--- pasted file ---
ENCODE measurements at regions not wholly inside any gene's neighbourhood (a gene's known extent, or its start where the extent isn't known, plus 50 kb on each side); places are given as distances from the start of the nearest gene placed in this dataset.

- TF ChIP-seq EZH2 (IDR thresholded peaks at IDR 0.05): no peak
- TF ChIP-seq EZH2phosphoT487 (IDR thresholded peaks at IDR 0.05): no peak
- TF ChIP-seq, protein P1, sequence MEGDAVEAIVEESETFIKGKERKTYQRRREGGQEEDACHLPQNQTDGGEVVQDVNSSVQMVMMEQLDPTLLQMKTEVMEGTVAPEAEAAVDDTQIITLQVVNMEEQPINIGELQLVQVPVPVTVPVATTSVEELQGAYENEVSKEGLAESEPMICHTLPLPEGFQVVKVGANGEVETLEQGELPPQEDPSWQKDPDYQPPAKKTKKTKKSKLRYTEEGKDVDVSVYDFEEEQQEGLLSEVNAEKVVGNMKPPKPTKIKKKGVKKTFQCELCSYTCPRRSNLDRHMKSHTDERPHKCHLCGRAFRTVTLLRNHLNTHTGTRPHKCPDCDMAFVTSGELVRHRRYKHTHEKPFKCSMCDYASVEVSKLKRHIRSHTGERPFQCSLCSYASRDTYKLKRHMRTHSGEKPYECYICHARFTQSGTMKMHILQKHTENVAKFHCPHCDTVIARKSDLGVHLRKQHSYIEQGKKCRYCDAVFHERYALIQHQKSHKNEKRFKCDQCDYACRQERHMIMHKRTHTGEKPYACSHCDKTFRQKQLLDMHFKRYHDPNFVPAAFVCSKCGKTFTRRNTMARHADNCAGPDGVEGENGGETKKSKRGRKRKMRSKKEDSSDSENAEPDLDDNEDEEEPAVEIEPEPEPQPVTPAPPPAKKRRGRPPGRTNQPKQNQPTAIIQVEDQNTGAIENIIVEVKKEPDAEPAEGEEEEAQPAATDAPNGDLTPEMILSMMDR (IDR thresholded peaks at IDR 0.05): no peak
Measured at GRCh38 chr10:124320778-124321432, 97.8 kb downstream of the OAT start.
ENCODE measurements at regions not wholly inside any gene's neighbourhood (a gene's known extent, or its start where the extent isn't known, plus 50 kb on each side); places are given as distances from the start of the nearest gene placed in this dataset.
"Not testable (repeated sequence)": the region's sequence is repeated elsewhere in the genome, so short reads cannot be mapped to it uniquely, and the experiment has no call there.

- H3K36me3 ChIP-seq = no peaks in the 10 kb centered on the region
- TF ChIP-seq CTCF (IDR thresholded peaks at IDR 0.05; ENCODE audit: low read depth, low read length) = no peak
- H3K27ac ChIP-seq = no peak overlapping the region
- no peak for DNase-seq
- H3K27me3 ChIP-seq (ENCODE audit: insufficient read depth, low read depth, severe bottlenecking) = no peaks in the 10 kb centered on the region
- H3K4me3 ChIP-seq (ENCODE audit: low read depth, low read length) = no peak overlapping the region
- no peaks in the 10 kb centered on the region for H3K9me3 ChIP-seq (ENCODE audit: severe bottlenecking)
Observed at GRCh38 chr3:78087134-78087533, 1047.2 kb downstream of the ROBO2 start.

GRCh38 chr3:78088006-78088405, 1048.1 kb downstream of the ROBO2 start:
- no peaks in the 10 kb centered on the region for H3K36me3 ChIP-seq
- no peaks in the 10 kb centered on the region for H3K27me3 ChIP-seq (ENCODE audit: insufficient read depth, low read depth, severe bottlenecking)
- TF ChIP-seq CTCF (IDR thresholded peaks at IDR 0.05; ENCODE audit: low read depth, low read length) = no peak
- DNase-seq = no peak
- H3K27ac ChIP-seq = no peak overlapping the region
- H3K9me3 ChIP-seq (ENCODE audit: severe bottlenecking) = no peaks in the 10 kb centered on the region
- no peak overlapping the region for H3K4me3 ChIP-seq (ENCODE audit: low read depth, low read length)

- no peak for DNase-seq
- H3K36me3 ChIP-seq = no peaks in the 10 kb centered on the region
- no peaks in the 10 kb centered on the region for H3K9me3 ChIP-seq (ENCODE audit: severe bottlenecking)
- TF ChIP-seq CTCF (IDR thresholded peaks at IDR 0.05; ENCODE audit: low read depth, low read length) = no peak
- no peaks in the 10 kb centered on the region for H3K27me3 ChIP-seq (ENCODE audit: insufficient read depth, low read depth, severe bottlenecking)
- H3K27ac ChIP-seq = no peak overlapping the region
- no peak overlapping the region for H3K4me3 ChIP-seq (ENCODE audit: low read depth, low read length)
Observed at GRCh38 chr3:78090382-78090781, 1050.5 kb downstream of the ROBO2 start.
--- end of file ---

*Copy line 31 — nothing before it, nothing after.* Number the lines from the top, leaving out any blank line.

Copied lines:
Observed at GRCh38 chr3:78090382-78090781, 1050.5 kb downstream of the ROBO2 start.